Karen Bowling on the importance of confidence, empathy, and the downside of overanalyzing has been saved
Life at Deloitte
Karen Bowling on the importance of confidence, empathy, and the downside of overanalyzing
Deloitte is proud to introduce a new series profiling women in the energy industry in conjunction with the Women’s Energy Network (WEN). By highlighting the stories of women in energy, we hope to help facilitate meaningful conversations, create connections, and showcase the myriad of opportunities for women to enter and thrive in the energy industry.
A St. Louis native and avid college football fan who has moved around the country, Karen Bowling first gained interest in the energy sector when she was asked to participate in the audit of a utility client during the first months of her career. For the East Tennessee–based audit and assurance partner, the fascination of the energy sector hasn’t wavered much over the past 26 years—the last 19 of which have been spent at Deloitte.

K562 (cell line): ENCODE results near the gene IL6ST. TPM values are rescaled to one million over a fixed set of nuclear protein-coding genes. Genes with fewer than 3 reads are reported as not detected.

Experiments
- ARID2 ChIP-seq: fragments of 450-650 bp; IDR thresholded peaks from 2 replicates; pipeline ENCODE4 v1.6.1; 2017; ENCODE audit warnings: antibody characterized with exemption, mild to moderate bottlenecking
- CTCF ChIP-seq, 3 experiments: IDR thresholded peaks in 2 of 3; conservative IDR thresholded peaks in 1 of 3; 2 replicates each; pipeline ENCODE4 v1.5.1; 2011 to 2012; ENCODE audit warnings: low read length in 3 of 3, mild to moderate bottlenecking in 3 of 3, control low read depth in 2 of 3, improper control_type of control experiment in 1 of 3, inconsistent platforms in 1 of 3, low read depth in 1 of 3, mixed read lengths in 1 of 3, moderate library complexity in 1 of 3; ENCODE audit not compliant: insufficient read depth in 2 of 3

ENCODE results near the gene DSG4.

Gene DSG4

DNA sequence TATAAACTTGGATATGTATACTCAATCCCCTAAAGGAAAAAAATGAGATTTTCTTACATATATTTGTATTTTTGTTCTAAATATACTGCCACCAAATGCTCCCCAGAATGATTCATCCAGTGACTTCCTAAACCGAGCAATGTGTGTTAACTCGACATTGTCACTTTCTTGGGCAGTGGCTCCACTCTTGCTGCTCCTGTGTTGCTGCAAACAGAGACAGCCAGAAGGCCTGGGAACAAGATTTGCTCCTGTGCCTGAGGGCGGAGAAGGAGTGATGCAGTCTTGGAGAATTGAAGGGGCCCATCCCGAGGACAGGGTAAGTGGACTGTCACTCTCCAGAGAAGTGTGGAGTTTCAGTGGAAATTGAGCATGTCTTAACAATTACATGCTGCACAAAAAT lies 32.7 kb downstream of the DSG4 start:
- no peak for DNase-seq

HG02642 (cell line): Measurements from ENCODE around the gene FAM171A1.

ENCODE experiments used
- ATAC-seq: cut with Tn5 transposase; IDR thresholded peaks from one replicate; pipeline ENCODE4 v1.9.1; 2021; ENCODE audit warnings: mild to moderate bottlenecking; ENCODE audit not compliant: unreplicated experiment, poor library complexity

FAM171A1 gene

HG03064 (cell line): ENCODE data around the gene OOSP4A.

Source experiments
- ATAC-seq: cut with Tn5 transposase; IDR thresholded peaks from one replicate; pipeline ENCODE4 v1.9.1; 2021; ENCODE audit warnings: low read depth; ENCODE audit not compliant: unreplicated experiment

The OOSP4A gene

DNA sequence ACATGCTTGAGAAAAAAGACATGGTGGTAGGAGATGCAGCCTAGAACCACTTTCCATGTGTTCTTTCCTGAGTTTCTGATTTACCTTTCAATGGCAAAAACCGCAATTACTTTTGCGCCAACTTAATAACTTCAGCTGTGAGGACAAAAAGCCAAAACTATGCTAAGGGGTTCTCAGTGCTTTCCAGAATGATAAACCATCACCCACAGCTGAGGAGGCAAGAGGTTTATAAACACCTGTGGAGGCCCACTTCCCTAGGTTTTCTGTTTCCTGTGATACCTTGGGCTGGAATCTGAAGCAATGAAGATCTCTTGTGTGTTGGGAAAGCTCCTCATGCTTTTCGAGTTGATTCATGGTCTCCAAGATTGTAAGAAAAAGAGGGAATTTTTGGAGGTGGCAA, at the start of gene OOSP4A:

An always-changing landscape means Bowling is in always-learning mode
Bowling’s favorite aspect of working in the energy industry is the pace of change. “I think some people have this perception that nothing goes on and it’s a little bit boring,” she says with a laugh. “Nothing could be further from the truth. It’s actually quite adventurous.” With new technologies, regulations, politics, and renewables, change is fast and constant. For Bowling, the need to be exposed to and learn new things continues to be a huge personal and career driver. And while the chances that she’s the only woman in the room are less today than they once were, Bowling still believes the best way to remove any lingering doubt or unconscious bias with regard to her ability is by thoroughly understanding her business and her clients. “That respect for what a person does on a daily basis and understanding what they worry about is critical,” she says.
Utilities are growing more diverse, and so are the people guiding the transformation